The Trump administration is making a mistake by encouraging abstinence-only sex education programs, which haven't been shown to help prevent teen pregnancy or cut rates of sexually transmitted diseases.
For all the Trump administration’s work to discourage abortions, the U.S. Department of Health and Human Services is taking a backward approach when it comes to preventing unwanted teen pregnancies.
Steadily, the department appears to be shifting its efforts away from evidence-based, comprehensive sex education programs to favor abstinence-only approaches that haven’t been shown to work.
To start, HHS tried to cut off funding for dozens of existing Teen Pregnancy Prevention grants. King County and other grant recipients fought this in court and won, with multiple federal judges ruling the government couldn’t abruptly terminate the five-year awards for no reason two years before they were set to run out.
Now, HHS is trying a different tack: changing the rules for how it awards the Teen Pregnancy Prevention grants in the future.
The new guidelines dilute or eliminate requirements that the grant money go toward sex-education programs that have undergone rigorous study and been proven effective and scientifically accurate. They also add language about “helping youth delay sex,” “cessation support” and addressing youth sexual risk “holistically.”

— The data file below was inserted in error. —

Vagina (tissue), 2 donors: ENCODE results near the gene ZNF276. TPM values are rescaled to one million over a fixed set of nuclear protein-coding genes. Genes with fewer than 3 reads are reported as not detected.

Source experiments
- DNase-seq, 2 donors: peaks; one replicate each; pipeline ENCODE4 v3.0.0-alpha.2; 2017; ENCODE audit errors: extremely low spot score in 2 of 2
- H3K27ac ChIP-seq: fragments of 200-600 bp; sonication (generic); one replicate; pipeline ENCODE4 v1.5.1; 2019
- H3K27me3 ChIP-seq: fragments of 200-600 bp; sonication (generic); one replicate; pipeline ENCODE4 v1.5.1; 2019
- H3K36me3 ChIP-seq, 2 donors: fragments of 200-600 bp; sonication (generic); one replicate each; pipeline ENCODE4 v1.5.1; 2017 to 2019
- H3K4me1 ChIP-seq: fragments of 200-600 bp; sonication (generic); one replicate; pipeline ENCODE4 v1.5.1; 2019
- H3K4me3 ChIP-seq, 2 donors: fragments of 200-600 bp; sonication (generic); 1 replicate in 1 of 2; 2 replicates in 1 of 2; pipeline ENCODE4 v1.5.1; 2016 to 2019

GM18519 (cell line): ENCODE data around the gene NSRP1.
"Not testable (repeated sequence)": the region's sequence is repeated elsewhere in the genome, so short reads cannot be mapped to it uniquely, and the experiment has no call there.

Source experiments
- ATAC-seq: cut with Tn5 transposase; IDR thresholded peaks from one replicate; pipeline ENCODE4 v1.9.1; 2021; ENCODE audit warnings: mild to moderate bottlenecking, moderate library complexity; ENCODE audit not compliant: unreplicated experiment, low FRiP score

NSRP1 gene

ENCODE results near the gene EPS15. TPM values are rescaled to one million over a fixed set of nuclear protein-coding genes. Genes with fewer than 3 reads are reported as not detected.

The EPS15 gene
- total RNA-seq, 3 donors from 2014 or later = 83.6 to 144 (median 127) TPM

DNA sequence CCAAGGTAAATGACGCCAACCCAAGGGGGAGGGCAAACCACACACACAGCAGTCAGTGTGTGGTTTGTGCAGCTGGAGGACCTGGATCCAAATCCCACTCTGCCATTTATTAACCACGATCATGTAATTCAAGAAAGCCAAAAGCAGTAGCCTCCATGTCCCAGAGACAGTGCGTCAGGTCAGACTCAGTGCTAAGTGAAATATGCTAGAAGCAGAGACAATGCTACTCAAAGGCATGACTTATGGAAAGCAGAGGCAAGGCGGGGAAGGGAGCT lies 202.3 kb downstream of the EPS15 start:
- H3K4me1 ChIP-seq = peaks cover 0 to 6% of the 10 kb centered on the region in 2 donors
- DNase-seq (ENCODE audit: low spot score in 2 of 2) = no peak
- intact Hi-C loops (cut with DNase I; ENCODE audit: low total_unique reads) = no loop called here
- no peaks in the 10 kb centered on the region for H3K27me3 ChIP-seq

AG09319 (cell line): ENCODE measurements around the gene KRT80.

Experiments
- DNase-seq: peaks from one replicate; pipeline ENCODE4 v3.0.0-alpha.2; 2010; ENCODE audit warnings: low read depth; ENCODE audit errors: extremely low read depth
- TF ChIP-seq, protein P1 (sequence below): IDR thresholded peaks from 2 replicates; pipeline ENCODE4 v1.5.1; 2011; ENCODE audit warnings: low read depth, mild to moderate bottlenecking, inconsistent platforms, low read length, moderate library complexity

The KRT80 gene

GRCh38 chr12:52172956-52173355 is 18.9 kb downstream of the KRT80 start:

This policy threatens to halt the substantial progress the United States has made toward reducing teen pregnancy rates, which fell by 67 percent between 1991 and 2016. The changes also appear to diverge from what Congress intended when it created the Teen Pregnancy Prevention program. This year, Congress’ $101 million appropriation specifies putting the money toward “programs that have been proven effective through rigorous evaluation.”
Nearly four out of five teen pregnancies are unintended, according to the Centers for Disease Control and Prevention (CDC). Yet a CDC review of scientific studies found no conclusive evidence that abstinence-only sex education helps prevent teen pregnancies, delays the start of sexual activity or reduces teens’ risk of sexually transmitted diseases.
Conversely, comprehensive programs — which teach about birth control and disease prevention in addition to abstinence — have been found to successfully curb teenage sexual activity, reduce rates of unprotected sex and cut sexually-transmitted infection rates.
The federal government has restored King County’s grant funding for the coming year, due to the county’s court victory in May. But, in part because HHS is appealing the ruling, the county isn’t sure about whether it will get the final $1 million it needs to finish analyzing its FLASH sexual education program, which is used in school districts throughout the county and nationwide.
Losing the 2019 funding would hurt the county’s ability to finish studying the program’s effectiveness and update the curriculum based on those findings, said Heather Maisen, King County’s family planning program manager.
Planned Parenthood affiliates in the Northwest and elsewhere are now suing to block HHS from changing the Teen Pregnancy Prevention grant requirements, arguing the new rules break the law by steering money away from comprehensive, research-based sex education.
The Trump administration should not be fighting this issue in court but instead focusing on what is proven to work.
That would be giving American teenagers the most accurate information about their sexual health, so they can make informed choices that reduce their risk of pregnancy and infection.